A small bank buys at book value


Canadian Western Bank (Toronto: CWB) (OTC: CBWBF), unlike the big Canadian banks, is practically a pure deposit and loan operation, explains Shawn allen, collaborating editor of Internet wealth generator.

88% of its income comes from the net interest margin on loans and an additional 4% is from credit-related commissions, for a total of 92% of loans. The CWB mainly lends to commercial clients rather than individuals. The rest of the income comes from wealth management and fiduciary operations.

Alberta and British Columbia each account for about 32% of its loans and Ontario 24%. Saskatchewan and Manitoba together represent 8%, and the other provinces represent the remaining 4%.

The stock was hit hard by the pandemic last spring and ended 2020 down 10% to $ 28.82. But this year so far it has increased by 13%. Longer term, the stock remains down 22% from the highs of around $ 42 reached in 2014.

This is despite the fact that earnings per share have increased by 12% and book value per share is up 67% since the end of 2014. In 2014, the CWB was trading at multiples of earnings and book value considerably higher.

Last quarter, the CWB appeared to have weathered the worst of the pandemic in very good shape and resumed profit growth as loan loss provisions returned to normal levels.

In the first quarter of fiscal 2021, total loans increased 6% year-over-year, including growth of 14% in Ontario. And its lower-cost deposits, raised by branches, grew by an impressive 20%.

After three quarters of declining profits caused primarily by higher pandemic loan loss provisions, CWB’s earnings per share rose 10% year-on-year in its most recent quarter. Earnings per share had continued to grow at an annual rate of 5% for most of 2020, but accelerated to 12% in the last quarter.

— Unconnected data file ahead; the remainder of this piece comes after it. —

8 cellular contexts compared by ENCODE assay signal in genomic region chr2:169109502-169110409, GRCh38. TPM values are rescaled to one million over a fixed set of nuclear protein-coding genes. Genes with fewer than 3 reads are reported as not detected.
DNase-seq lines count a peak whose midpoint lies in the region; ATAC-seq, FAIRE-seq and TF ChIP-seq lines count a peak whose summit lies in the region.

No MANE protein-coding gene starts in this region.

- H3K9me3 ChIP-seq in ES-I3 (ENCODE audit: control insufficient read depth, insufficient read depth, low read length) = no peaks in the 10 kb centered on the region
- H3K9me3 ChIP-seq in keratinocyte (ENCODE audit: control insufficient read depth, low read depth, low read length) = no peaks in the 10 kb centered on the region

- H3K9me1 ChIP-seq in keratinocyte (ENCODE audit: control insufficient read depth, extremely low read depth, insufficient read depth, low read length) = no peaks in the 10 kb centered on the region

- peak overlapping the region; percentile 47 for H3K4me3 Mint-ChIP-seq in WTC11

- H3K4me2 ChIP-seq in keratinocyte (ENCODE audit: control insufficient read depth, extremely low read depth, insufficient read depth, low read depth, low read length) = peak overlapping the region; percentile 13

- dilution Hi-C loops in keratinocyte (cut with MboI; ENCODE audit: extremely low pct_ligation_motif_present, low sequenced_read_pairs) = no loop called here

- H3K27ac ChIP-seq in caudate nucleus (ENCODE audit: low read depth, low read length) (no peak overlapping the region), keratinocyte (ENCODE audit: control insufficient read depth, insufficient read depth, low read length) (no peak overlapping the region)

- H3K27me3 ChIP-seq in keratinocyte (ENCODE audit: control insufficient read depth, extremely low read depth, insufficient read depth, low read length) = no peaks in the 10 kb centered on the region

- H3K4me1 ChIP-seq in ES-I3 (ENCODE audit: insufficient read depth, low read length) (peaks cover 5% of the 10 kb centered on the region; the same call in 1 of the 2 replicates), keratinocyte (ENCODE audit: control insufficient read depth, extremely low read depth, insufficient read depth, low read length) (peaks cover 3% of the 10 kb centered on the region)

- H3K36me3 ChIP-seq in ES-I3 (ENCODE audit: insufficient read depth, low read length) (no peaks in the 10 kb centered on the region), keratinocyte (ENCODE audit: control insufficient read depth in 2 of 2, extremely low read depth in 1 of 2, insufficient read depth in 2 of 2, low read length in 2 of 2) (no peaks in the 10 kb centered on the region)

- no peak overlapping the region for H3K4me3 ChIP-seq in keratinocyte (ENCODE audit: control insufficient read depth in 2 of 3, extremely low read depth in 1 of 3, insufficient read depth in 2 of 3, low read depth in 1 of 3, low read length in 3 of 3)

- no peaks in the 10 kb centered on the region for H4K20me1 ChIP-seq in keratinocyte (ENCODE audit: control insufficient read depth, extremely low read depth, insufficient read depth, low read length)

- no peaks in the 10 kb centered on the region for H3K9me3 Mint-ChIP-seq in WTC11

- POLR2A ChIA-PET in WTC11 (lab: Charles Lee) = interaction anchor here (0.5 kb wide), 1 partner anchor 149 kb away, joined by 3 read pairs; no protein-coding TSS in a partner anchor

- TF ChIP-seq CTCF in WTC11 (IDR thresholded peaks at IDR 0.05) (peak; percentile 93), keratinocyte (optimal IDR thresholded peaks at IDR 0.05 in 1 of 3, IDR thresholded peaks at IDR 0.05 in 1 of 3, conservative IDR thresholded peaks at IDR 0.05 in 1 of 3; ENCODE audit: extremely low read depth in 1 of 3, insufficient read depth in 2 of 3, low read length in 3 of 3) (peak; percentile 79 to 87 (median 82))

On June 1, 2020, CWB completed the acquisition of iA Investment Counsel Inc., which operates under the TE Wealth and Leon Frazer brands. This dramatically increased its assets under wealth management from $ 2.3 billion to $ 8 billion, with offices in each of the country’s six largest cities.

A disappointing development is that its move to a more sophisticated and cost-effective method of calculating its risk-weighted assets and capital has been delayed until 2022.

The stock pays a quarterly dividend of $ 0.29 ($ 1.16 per year) for a yield of 3.6%. The dividend yield is reasonably attractive at 3.6%.

The adjusted return on equity (ROE) for the past year is good but not great at 9.5%. At my analysis price of $ 32.67, the price to book ratio is quite attractive at 1.0. The adjusted leakage p / e is also very attractive at 11.1.

CWB management notes its recent increase in market share and says the bank is growth driven and positioned for accelerated growth. CWB’s share price could rise significantly over the next two years, due to both higher expected earnings and a potential return to higher trading multiples.

Bad debt is still a potential risk for the CWB, but it has a strong track record in this regard. A weaker economy is also a risk, but its increasing geographic diversifications reduce that risk.

Action now: Buy. CWB offers the opportunity to purchase a small, well-run and growing bank at its book value.

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